Fresh off his victory at The Greenbrier, Kevin Na is taking a quite-literally-backwards approach to his Open prep.

Caddie Kenny Harms has been sharing videos of Na's early work at Carnoustie.

This one shows Na standing in a bunker and playing a flop shot over his own head (as opposed to someone else's):

While it's unlikely he'll have a need for that exact shot this week, it's far more likely a player may have to think about turning his club over and playing from the wrong side of the ball, like so:

Na has made 4 of 6 cuts at The Open and will look to improve on his best career finish, currently a T-22 in 2016 at Royal Troon.

Getty Images

McIlroy growing 'comfortable' on Open courses

By Ryan LavnerJuly 18, 2018, 1:45 pm

CARNOUSTIE, Scotland – For a player who once complained about the vagaries of links golf, Rory McIlroy enters this Open with a dazzling record in the sport’s oldest championship.

Though he missed the 2015 event because of an ankle injury, McIlroy has now posted three consecutive top-5 finishes in the year’s third major.

“It’s surprising a little bit that my best form in major championships has been this tournament,” he said Wednesday, “but at the same time I’ve grown up these courses, and I’m comfortable on them. I think going to courses on The Open rota that I’ve played quite a lot. I think that helps. You have a comfort level with the golf course, and you’ve built up enough experience to know where to hit and where not to hit it.”

Full-field tee times from the 147th Open Championship

Full coverage of the 147th Open Championship

McIlroy still regrets what happened in 2015, when he “did something slightly silly” and injured his ankle while playing soccer a few weeks before the event. That came a year after he triumphed at Royal Liverpool.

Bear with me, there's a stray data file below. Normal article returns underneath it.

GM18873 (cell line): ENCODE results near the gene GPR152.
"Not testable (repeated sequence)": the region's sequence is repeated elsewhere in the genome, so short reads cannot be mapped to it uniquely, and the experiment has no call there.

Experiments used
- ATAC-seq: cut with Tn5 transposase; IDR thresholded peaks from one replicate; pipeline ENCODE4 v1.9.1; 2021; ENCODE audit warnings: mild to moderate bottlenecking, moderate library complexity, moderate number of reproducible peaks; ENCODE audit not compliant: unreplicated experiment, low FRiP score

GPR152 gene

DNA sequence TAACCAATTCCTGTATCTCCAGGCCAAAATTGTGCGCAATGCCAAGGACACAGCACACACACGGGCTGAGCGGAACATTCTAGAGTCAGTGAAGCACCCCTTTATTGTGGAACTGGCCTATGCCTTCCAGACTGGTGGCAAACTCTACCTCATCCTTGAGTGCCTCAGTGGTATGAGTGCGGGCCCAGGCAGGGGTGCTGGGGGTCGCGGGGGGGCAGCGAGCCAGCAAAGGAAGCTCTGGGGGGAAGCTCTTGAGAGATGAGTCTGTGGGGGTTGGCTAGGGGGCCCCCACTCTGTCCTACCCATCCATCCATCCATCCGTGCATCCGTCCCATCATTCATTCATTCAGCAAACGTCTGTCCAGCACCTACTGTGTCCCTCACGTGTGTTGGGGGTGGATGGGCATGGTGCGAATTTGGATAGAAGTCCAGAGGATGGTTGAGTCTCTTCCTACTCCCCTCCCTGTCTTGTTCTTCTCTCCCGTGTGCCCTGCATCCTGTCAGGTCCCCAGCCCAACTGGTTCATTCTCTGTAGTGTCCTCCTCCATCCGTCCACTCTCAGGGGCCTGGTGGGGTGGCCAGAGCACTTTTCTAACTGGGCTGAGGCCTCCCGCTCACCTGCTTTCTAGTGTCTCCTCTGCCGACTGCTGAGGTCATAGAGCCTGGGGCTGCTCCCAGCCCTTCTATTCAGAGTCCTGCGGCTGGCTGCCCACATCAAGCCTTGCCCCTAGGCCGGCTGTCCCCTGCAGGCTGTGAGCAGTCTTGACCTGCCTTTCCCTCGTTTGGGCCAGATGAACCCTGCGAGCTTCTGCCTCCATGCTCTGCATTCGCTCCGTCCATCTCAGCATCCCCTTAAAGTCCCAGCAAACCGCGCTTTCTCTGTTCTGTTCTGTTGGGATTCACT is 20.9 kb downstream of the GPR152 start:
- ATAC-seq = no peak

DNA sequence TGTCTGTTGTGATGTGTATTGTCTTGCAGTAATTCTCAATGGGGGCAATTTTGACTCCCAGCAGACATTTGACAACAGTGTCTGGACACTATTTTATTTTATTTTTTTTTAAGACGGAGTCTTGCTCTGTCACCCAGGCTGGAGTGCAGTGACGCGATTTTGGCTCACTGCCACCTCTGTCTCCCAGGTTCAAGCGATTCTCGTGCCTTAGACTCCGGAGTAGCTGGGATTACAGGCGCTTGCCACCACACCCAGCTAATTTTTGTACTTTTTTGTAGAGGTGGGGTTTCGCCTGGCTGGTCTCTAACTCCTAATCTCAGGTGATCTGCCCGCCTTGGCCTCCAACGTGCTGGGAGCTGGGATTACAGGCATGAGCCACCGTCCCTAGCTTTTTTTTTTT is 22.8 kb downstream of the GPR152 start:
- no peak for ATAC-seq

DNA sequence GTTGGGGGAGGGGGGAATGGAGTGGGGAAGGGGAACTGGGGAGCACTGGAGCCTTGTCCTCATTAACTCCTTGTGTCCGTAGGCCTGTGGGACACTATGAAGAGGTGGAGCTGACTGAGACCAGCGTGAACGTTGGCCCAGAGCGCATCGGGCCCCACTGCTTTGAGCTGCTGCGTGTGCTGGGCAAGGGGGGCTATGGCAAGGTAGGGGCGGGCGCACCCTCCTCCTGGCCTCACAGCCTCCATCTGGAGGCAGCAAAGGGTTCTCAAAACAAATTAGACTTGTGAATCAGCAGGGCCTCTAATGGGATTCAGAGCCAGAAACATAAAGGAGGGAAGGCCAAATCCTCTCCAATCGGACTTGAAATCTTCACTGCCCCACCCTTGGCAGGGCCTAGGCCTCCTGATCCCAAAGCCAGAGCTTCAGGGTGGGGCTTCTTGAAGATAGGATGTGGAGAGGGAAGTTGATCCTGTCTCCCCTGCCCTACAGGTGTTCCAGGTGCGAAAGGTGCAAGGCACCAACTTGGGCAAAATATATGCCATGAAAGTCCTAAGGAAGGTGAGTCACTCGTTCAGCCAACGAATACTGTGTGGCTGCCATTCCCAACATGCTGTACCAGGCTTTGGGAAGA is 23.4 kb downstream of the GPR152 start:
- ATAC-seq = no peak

“Since 2010, I couldn’t wait to play The Open at St. Andrews,” he said. “I thought that was one of my best chances to win a major.”

He tied for 42nd at Carnoustie in 2007, earning low-amateur honors.  

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Height of irony: Phil putts in front of 'rules' sign

By Grill Room TeamJuly 18, 2018, 1:36 pm

A picture is worth 1,000 words and potentially two strokes for playing a moving ball under Rule 14-5 but not Rule 1-2.

Phil Mickelson has been having some fun during his Open prep at Carnoustie hitting flop shots over human beings, but the irony of this photo below is too obvious to go over anyone's head.

Mickelson also tried tapping down fescue two weeks ago at The Greenbrier, incurring another two-shot penalty.

And so we're left to wonder about what Phil asked himself back at Shinnecock Hills: "The real question is, ‘What am I going to do next?’”

Getty Images

Rory looking for that carefree inner-child

By Ryan LavnerJuly 18, 2018, 1:28 pm

CARNOUSTIE, Scotland – Eleven years later, Rory McIlroy cringes at the photo: the yellow sweater with the deep V-neck, the chubby cheeks and the messy mop that curled under his cap.

“You live and you learn,” he said Wednesday, offering a wry smile.

The last time McIlroy played at a Carnoustie Open, in 2007, he earned the Silver Medal as the low amateur. He tied for 42nd, but the final result had mattered little. Grateful just to have a spot in the field, courtesy of his European Amateur title, he bounced along the fairways, soaking up every moment, and lingered behind the 18th green as one of his local heroes, Padraig Harrington, battled one of his favorite players, Sergio Garcia. Waiting for the trophy presentation, he passed the time playing with Padraig’s young son, Paddy. On Wednesday, McIlroy spotted Paddy, now 15, walking around Carnoustie with his three-time-major-winning father.

“He’s massive now – he towers over me,” he said. “It’s so funny thinking back on that day.”

But it’s also instructive. If there’s a lesson to be learned from ’07, it’s how carefree McIlroy approached and played that week. He was reminded again of that untroubled attitude while playing a practice round here with 23-year-old Jon Rahm, who stepped onto each tee, unsheathed his driver and bombed away with little regard for the wind or the bounce or the fescue. McIlroy smiled, because he remembers a time, not too long ago, that he’d attack a course with similar reckless abandon.